landscape with cloudy/stormy sky in background
A (blurry) photo taken from the window of our bus. It’s not an amazing photo but it does remind me of the many bus rides we took in and around Lilongwe.

The fourth week we headed back to Goa in order to work on our Group Inquiry Projects. These projects are meant to allow students to investigate a question in the context of each country. A large aspect of the project is interviewing stakeholders in each country in order to learn more about the question. During our last week in Goa we scheduled meetings with different community members to begin working on our projects. We carried out our first interviews, learning along the way how to make our questions better. We celebrated our time in the village with a Farewell Ceremony full of speeches, good food, singing and games.

Julia and friends dressed up for farewell dinner
Friends and I alongside Geoff, our country coordinator, all dressed up for our farewell dinner at the end of our four weeks in Malawi.

As my time in Malawi came to a close, I struggled to come to terms with having to say goodbye and beginning to find the words to thank the people who made our experience so memorable. How could I say goodbye to Geoff and Charity who accompanied us to every outing, ate meals with us, laughed with us, and had quickly become an instrumental part of our group? How could I ever thank them enough for their patience with us, their infinite understanding, the way they pushed us to always consider things from a different perspective, and their unparalleled kindness? There were so many other goodbyes I had to think of as well… Goodbye to my host parents who had been so giving, who had so kindly begun to remember our favorite meals and made them over and over for my homestay partner and I, with whom we would have long-after-dinner conversations about world politics and cultural differences. Goodbye to our host siblings who put up with our poor Chichewa skills, who played games and sang with us, and showed us what was what around the house. Goodbye to all of the people we spoke to on our site visits who shared their lives and work with us so graciously.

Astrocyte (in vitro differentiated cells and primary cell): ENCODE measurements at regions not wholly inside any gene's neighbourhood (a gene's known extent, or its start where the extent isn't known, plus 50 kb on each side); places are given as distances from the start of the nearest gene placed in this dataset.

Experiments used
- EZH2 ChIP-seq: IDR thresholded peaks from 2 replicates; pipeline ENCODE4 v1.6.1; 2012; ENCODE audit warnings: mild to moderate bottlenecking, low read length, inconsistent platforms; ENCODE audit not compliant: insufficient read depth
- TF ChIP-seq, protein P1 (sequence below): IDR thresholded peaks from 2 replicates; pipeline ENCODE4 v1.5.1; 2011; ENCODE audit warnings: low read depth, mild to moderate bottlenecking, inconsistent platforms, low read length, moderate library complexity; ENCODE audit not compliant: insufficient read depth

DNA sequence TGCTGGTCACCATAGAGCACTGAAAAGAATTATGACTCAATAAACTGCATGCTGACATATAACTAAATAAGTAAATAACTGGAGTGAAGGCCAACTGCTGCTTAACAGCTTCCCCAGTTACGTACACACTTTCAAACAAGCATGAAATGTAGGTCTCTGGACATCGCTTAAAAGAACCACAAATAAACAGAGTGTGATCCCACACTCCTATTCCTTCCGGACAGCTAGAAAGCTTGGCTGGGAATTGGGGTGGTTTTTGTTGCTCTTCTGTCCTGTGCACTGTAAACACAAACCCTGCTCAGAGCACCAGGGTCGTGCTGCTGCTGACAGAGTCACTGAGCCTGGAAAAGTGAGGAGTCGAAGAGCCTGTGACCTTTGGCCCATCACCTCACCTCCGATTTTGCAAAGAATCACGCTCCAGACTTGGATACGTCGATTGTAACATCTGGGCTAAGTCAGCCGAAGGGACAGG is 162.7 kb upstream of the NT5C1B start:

Leaving Malawi I suppose I’m starting to learn that it’s okay to not know how to say goodbye. Its alright to have made connections and not know if a future exists where you will see them again. Sometimes you have to appreciate that you were able to be a part of someone’s life no matter how short of a time. Sometimes you have to let those experiences stand alone to really appreciate their beauty. As opposed to my journey to Malawi with a relatively fresh beginning, it’s a much different experience leaving for India with a heavy heart and some abroad experiences under my belt.